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Twisted Glass Buildings and Plant-lined Bike Paths

August 21, 2008

For some of us, the 90’s were just yesterday. Perhaps we still want them today, for NYC no longer resembles those character-rich days. 42nd Street had not yet been infected with Disney; the lower West Side was riddled with shanty towns on abandoned piers; mob bosses threw lavish street parties in Little Italy; ostentatious “club kids” speaking in the first-person were common, and they frequented clubs run by a man with a patch over one eye.

Tompkin’s Square park was a city of homeless, and unless you were a heavy drug user, Ave B was the boundary of the East Side.

I saw a good, old-fashioned stick-ball game in Chelsea in those days. It might have been the last one there, for all I know. The street was closed off, and the local community, composed of a blood-aproned butcher, a burly bar owner and others, called “The Mutts”, hosted this particular game.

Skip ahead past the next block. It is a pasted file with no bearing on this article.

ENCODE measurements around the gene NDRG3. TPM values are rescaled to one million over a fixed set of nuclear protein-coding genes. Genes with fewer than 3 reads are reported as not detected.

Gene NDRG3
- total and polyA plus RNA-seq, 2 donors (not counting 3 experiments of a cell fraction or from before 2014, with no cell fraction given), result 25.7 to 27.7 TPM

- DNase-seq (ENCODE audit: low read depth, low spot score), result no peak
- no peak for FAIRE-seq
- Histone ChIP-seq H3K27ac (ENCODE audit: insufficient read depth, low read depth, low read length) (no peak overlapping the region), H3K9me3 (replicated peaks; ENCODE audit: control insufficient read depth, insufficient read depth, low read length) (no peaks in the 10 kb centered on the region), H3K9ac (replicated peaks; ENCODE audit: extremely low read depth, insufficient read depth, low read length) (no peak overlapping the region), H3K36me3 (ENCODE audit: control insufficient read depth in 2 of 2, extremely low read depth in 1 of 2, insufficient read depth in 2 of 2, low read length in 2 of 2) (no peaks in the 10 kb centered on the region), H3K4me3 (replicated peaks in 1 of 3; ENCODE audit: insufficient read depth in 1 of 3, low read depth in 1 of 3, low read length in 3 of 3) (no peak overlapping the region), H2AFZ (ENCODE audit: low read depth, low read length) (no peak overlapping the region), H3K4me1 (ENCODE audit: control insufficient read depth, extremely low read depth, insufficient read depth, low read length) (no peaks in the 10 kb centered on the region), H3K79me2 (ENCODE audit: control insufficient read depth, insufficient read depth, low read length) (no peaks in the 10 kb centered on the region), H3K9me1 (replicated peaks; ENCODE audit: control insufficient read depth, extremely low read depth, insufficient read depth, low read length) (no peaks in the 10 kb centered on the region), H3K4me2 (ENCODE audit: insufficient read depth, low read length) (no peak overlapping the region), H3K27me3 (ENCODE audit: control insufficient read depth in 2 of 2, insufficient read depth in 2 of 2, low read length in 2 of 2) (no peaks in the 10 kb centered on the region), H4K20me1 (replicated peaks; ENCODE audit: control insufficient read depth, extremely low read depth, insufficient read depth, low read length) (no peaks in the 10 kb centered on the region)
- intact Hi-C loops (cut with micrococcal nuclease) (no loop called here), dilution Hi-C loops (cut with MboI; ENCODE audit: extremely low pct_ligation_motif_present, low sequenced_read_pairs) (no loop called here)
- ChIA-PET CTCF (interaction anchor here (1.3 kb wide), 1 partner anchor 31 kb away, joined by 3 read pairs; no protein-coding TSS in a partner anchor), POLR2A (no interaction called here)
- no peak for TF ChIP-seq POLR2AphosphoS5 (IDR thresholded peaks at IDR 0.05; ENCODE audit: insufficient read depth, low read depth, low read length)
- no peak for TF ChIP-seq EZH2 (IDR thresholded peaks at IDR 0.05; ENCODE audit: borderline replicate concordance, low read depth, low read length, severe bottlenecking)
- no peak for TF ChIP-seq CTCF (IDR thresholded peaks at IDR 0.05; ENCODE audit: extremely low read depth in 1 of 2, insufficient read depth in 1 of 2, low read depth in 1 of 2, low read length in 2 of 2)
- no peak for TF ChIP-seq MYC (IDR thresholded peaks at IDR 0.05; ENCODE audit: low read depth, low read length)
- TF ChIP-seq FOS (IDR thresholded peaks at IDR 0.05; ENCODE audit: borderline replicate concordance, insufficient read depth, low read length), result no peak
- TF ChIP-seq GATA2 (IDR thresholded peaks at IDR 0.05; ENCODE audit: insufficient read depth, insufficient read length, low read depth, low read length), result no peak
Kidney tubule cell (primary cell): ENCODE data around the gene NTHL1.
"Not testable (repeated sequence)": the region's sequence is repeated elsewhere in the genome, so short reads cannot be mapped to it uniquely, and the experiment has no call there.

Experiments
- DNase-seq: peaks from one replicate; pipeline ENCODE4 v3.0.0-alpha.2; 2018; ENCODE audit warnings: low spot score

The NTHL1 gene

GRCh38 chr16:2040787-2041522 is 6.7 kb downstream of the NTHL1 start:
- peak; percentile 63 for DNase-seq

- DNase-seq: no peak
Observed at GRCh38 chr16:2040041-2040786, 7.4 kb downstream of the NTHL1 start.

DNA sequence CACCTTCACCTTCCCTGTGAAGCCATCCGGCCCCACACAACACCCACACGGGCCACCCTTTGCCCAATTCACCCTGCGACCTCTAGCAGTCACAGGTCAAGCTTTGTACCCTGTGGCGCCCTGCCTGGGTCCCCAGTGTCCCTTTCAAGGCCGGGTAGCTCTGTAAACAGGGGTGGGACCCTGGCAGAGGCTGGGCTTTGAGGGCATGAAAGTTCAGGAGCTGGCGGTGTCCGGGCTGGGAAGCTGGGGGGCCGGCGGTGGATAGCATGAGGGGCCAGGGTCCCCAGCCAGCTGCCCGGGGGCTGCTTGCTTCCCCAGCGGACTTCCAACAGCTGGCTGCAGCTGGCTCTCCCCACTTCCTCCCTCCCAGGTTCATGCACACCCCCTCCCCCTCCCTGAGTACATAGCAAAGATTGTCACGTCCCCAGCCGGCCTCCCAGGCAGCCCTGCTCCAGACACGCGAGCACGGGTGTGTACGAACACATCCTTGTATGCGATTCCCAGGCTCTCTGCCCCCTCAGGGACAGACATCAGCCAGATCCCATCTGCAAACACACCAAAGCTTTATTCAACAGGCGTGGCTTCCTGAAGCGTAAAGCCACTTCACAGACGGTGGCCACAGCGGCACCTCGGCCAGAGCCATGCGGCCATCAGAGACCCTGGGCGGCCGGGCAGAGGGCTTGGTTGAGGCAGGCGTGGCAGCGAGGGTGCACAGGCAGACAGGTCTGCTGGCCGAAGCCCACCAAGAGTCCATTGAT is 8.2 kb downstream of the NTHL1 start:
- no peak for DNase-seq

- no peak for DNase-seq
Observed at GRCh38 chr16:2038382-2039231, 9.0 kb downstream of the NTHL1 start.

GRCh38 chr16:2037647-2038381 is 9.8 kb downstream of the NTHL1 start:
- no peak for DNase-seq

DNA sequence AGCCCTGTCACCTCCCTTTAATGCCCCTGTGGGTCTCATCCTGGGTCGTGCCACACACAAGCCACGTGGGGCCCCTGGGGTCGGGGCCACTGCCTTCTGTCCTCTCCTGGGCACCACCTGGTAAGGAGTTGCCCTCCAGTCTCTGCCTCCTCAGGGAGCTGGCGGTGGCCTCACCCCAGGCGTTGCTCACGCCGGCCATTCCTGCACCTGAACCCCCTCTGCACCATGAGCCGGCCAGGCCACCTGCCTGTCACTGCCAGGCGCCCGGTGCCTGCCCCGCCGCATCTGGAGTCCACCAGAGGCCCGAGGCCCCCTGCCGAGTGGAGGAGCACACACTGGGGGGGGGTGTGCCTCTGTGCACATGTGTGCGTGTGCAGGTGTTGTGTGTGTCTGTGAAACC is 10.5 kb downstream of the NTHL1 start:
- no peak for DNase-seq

Things are much different now. The city is antiseptic. The “club kids” have been replaced with manicured upstarts. Twisted glass buildings erase the historic city of old on the West Side. Polished plate-glass windowed restaurants replace the bullet-holed ones used by squatters in the East Village. Little Italy is much littler, if it’s even there at all any more. And plant-lined bike paths replace the prostitutes that once stood there around 42nd Street.

All of these changes are inevitable, and possibly even necessary. But what is the cost paid in character? Certainly, character still exists in NYC, and it always will. But take note and treasure it, because what is now will soon be gone tomorrow.

Plant-lined bike paths replace the seedy 42nd St character of yesteryear.

Plant-lined bike paths replace the seedy 42nd St character of yesteryear.

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